Chris Bosh was also a facilitator, he often had plays run through him and he was excellent at reading the double team and finding the proper outlet, a skill that simply takes years to hone.  How often do you see a newbie big man dribble himself into trouble or turn the ball over repeatedly as they just do not have the court vision or awareness that year’s in the league brings.  Chris Bosh was also a solid teammate and an above average defensive rebounder given his relatively slight frame for the power forward position.  Bosh really stepped up his hustle game and made sure he was consistently attacking the basketball – that is all that makes a league average rebounder, hustle.

However, Chris Bosh was not without his weak points also.  Bosh was not a dominant low post player, he has shown he can be easily pushed around by a stronger big man and in all of the years he was with Toronto he could never quite carry them to the next level for any real extended periods of time.  His supporting cast, while not legendary was never completely horrendous.  Another worry for me with Bosh long term is the wonky knee, have you seen the size of that knee brace?  Images of a Jermaine O’Neal type decline just cannot escape my mind and I think he has already shown some signs that he just might be beginning to slowly break down. 

Bosh has improved his physique over the years which will bode well for the coming battles with Dwight Howard, but the Miami Heat better hope they pick up some much needed size and physicality to match up against some of the other bigger Eastern teams or they will get pounded down low.  I foresee some extremely intense battles in the coming season against the Celtics and Shaquille O’Neal, even if he doesn’t guard O’Neal, it appears O’Neal has a grudge against Bosh in some shape or form (think RuPaul)  so the bodies and elbows might be flying and that is a battle Bosh simply cannot win.

The biggest question remains how will the Raptors manage without their franchise star forward?  It appears they want to play an extremely up-tempo offensive game and they have even reworked their roster to be a little more defensively aware.  It’s hard to blame Bryan Colangelo for the Bobcat trade being reneged (would have landed them a solid centre in Tyson Chandler and swingman Boris Diaw while also disposing of the terrible Jose Calderon contract), he has proven to be a mover and a shaker and I think the team is still in great hands and in fact I think the franchise will be better sans Bosh going forward. 

The question was asked internally and will probably be questioned by his current employer in a few years, is Chris Bosh really worthy of being a MAX guy?  Even with Bosh’s weaknesses and drawbacks you just don’t simply replace the man you decided was your franchise player and the 24&10 that accompanied him on a nightly basis.  But we have discussed Chris Bosh ad nauseum and it’s time for all to move on and set our sights on the future, which certainly isn’t as bleak as most think. 

For any immediate success the Raptors will have to see some serious internal development year over year and two prime candidates for breakout seasons have to be the new power forward Andrea Bargnani and our 1st round pick from last season shooting guard Demar Derozan.  With Bargnani sliding into his natural position (or best suited) I think the best is yet to come with the silky smooth 7’0” Italian born shooter.  With improved strength and increased overall confidence I think Bargnani will definitely average 20+ points per game and with a little extra hustle (the key ingredient to a successful rebounder) could bump his rebound totals to 8-9 a game.  In short, I think Bargnani will take his game to a much higher level this season.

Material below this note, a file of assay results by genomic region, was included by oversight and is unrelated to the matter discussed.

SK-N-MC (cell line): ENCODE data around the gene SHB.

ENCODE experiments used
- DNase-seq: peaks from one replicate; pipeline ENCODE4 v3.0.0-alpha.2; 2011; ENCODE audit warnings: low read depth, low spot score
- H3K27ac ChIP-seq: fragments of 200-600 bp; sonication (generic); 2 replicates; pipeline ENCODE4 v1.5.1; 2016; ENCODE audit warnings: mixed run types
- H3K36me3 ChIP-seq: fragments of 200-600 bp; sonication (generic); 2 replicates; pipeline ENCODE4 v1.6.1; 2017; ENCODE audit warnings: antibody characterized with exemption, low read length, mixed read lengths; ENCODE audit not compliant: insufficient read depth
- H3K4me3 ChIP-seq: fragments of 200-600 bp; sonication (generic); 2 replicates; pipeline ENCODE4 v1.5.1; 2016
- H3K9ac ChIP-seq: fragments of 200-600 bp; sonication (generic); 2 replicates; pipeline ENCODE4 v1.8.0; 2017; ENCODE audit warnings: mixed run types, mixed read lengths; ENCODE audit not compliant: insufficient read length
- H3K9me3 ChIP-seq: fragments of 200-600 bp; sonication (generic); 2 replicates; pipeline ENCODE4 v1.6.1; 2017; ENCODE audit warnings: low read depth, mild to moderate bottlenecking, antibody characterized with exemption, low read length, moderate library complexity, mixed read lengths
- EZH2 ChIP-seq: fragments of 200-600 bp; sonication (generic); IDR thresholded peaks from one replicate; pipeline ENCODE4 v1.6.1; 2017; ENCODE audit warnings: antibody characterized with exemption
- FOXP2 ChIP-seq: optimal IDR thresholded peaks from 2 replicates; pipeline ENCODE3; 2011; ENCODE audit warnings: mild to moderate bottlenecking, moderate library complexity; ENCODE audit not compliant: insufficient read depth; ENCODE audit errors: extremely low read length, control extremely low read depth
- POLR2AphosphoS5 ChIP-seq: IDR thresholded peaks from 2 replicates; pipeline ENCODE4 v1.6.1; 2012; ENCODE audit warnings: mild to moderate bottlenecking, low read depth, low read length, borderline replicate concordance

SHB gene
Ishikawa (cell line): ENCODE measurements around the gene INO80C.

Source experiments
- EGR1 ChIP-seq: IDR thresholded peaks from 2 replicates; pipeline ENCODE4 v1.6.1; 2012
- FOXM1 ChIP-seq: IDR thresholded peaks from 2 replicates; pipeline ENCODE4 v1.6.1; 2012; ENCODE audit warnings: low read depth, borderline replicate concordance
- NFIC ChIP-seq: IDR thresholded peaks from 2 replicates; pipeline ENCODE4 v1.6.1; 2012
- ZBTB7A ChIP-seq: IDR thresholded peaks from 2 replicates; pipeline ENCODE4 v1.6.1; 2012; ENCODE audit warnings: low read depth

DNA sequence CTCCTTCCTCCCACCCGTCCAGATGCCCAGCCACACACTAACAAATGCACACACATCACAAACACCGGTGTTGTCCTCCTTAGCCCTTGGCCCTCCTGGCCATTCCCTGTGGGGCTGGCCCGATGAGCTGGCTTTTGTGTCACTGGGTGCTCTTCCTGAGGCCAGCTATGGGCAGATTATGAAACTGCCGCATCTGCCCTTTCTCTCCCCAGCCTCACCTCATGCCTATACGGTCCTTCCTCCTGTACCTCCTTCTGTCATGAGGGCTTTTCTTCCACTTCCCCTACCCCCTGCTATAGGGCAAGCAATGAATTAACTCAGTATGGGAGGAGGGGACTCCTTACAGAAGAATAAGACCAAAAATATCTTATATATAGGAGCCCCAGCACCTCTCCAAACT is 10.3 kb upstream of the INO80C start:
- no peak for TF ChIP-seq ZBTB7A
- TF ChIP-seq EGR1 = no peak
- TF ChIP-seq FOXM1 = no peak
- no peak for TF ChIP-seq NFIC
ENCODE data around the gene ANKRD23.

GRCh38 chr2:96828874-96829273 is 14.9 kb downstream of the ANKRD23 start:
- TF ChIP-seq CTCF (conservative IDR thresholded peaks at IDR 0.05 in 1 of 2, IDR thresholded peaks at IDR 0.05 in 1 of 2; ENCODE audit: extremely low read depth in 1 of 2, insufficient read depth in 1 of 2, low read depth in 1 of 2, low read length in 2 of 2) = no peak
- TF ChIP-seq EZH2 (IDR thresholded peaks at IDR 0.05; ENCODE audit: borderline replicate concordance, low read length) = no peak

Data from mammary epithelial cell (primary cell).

Demar Derozan was the talk of the latest NBA Summer League as he basically dominated each game from beginning to end, which was the reasoning behind sending him.  When I watched Derozan he reminded me of a young Tracy McGrady in terms of raw athleticism and natural ability.  If Derozan takes a big step forward in his development this season, that could go a very long way in helping to replace the 24 points coming off the books [Chris Bosh departing].  He has packed on some additional muscle and with the increased strength should come an even more explosive attack the rim style.

Another player I am extremely excited to watch game in and game out is the “Brazilian Blur” Leandro Barbosa.  Although he has battled injuries the past few seasons he has the ability to be an impact scorer (he averaged 18 PPG off the bench in Phoenix only a couple seasons ago) and it will be interesting to see how Jay Triano utilizes his new guard.  Will he save him for the second unit and the first man off the bench to hopefully punish the opposition guards (and wear them out) or will Barbosa find himself in the starting unit for basically the first time in his career? 

Small forward Linus Kleiza brings more of an edge and can be a fairly reliable bench scorer and possible starter.  Everybody remembers the baseline dunks that he will showcase from time to time and he brings the toughness and grit that we have been seriously lackingSonny Weems shouldn’t be underestimated and he has a lot of reasons to improve his overall game, money being the primary motivator after seeing his good buddy Amir Johnson sign a shiny new contract don’t think Weems doesn’t want to get his.  Weems has all the tools and raw athletic ability you could ask for but he needs to continue to develop that mid-range jumper and overall consistency to his game.